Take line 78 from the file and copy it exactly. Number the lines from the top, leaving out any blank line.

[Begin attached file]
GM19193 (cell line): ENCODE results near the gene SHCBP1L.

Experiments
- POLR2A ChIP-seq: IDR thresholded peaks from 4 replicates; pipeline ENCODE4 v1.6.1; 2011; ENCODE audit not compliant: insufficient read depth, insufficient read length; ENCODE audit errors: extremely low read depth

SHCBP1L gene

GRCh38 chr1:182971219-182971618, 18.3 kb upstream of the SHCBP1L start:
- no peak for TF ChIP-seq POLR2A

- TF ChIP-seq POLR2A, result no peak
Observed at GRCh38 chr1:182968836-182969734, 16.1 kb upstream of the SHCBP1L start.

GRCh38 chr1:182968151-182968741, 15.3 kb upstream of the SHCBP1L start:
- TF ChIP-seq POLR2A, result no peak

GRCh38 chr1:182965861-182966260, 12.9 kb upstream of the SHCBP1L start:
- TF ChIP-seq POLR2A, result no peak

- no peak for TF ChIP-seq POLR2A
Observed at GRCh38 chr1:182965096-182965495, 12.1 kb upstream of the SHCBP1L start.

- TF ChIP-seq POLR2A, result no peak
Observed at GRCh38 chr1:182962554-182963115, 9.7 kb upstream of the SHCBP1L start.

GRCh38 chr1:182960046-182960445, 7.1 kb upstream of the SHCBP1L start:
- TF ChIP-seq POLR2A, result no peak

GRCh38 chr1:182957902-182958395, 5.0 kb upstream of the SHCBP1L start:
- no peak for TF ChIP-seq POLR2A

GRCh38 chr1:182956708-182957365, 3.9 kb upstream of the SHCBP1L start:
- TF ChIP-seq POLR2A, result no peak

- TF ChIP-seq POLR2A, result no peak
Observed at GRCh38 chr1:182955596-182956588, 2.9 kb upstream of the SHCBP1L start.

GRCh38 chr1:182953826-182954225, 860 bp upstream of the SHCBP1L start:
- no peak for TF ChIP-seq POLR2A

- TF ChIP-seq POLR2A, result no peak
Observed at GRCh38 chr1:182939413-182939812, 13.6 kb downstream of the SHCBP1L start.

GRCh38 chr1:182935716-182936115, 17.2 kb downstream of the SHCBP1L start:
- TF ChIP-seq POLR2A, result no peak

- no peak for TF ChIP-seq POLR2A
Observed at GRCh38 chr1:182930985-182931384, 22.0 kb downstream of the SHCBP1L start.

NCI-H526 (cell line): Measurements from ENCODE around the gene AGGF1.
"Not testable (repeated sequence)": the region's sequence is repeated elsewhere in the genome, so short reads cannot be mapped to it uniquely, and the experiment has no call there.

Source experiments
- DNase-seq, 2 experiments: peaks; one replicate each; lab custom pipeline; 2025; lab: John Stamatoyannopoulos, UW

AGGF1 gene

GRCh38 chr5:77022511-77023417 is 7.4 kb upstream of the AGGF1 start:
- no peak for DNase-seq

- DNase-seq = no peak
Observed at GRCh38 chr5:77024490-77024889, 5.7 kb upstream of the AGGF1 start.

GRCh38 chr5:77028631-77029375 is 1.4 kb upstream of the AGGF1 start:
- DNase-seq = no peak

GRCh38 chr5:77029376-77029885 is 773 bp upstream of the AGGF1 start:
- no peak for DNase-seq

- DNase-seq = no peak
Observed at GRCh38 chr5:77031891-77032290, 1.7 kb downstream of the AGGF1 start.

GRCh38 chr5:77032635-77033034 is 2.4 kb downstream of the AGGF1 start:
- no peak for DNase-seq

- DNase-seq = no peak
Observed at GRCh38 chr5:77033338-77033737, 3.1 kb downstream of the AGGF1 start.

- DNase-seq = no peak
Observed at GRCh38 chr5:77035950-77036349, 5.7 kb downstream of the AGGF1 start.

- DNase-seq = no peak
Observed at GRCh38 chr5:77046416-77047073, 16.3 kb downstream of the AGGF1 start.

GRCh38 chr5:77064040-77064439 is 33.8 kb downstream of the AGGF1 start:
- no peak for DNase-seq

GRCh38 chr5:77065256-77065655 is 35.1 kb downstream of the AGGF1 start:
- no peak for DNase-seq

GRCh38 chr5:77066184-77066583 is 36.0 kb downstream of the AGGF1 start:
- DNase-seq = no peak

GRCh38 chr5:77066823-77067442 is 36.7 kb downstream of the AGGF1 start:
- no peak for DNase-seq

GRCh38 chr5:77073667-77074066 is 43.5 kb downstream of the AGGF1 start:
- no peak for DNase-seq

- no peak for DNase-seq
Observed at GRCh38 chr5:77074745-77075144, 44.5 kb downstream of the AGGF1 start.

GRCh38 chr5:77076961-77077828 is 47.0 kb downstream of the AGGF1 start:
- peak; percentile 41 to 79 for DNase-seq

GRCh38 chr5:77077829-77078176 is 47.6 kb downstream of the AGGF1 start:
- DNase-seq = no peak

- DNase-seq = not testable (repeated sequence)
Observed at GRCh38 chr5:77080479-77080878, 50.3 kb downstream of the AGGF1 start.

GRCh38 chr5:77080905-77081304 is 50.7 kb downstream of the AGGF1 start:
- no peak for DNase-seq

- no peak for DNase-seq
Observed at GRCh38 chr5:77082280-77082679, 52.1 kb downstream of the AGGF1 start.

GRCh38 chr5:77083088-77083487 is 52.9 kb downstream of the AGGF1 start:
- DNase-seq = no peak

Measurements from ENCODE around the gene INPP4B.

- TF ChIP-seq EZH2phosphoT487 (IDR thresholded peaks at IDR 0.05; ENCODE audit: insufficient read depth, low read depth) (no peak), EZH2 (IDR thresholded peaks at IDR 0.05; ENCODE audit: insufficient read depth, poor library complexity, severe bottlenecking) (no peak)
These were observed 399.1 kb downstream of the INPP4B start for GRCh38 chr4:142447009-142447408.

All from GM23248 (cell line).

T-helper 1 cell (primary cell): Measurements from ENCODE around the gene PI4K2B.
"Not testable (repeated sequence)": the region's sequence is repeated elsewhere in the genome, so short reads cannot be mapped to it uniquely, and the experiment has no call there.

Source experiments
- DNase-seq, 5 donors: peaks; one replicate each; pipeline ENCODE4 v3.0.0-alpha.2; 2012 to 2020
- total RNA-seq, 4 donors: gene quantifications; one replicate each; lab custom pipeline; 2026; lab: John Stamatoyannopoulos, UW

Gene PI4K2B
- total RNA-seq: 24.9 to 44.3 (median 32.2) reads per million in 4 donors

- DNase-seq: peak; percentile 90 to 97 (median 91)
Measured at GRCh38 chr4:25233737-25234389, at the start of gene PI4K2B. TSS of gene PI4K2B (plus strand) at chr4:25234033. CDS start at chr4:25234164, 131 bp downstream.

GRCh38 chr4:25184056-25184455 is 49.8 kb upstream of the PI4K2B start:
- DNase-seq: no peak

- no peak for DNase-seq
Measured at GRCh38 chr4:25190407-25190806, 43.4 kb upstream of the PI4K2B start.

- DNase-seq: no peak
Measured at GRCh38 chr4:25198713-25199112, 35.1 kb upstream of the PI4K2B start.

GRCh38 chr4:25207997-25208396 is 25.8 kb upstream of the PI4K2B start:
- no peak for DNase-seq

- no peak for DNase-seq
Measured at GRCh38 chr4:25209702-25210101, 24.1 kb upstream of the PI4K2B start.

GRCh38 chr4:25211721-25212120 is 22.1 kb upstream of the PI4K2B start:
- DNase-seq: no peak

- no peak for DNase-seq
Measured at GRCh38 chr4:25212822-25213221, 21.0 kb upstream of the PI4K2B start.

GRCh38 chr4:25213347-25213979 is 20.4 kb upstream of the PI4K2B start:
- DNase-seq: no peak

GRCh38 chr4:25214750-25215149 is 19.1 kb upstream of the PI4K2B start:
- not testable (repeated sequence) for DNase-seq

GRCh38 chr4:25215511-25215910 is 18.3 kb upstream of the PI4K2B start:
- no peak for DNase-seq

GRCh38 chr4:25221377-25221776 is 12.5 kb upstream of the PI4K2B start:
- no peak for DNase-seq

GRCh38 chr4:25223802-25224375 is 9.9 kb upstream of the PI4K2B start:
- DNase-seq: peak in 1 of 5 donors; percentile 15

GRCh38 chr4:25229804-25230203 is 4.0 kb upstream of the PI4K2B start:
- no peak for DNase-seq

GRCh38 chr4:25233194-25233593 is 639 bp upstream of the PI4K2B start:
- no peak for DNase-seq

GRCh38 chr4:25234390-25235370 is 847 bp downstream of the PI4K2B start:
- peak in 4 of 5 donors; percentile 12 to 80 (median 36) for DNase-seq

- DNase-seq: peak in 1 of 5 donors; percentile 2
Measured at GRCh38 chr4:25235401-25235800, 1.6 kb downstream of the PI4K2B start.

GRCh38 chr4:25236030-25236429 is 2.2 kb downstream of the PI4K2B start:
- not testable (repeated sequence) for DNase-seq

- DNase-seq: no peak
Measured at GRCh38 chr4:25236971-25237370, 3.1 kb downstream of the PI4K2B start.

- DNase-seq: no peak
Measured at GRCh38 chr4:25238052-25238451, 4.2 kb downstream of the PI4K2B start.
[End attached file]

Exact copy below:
GRCh38 chr5:77083088-77083487 is 52.9 kb downstream of the AGGF1 start: